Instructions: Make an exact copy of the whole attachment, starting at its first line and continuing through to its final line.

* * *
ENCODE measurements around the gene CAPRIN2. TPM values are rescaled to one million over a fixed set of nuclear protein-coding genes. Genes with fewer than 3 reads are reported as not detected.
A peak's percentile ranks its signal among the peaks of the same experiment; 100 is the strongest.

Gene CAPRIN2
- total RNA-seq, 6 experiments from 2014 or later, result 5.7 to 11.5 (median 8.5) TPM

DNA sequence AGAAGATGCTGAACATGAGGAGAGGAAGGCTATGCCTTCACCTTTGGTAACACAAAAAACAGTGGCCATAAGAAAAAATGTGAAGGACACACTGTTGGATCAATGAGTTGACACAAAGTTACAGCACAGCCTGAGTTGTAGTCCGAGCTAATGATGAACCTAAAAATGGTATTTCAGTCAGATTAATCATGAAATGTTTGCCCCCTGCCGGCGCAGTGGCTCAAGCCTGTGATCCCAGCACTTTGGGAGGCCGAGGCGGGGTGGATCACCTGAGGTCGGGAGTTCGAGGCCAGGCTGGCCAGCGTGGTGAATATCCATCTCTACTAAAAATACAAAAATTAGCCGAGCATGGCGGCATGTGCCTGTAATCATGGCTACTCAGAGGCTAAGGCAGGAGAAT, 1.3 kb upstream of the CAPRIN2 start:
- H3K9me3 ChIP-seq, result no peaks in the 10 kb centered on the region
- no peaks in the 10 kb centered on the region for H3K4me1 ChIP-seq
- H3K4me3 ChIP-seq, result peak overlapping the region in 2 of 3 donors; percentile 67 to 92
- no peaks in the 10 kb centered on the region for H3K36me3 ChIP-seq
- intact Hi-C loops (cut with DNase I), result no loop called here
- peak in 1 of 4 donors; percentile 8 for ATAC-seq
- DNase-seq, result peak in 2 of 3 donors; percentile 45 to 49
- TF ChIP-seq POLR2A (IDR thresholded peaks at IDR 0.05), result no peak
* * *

ENCODE measurements around the gene CAPRIN2. TPM values are rescaled to one million over a fixed set of nuclear protein-coding genes. Genes with fewer than 3 reads are reported as not detected.
A peak's percentile ranks its signal among the peaks of the same experiment; 100 is the strongest.

Gene CAPRIN2
- total RNA-seq, 6 experiments from 2014 or later, result 5.7 to 11.5 (median 8.5) TPM

DNA sequence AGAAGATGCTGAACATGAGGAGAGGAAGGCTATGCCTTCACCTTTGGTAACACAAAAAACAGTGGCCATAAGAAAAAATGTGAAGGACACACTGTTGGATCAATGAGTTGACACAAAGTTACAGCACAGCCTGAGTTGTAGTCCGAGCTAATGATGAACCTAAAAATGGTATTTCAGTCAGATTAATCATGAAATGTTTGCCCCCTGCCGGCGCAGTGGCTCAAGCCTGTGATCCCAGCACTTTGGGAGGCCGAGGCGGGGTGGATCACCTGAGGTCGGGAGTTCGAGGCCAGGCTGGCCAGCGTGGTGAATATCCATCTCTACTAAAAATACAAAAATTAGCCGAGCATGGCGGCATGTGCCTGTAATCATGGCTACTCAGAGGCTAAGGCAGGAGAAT, 1.3 kb upstream of the CAPRIN2 start:
- H3K9me3 ChIP-seq, result no peaks in the 10 kb centered on the region
- no peaks in the 10 kb centered on the region for H3K4me1 ChIP-seq
- H3K4me3 ChIP-seq, result peak overlapping the region in 2 of 3 donors; percentile 67 to 92
- no peaks in the 10 kb centered on the region for H3K36me3 ChIP-seq
- intact Hi-C loops (cut with DNase I), result no loop called here
- peak in 1 of 4 donors; percentile 8 for ATAC-seq
- DNase-seq, result peak in 2 of 3 donors; percentile 45 to 49
- TF ChIP-seq POLR2A (IDR thresholded peaks at IDR 0.05), result no peak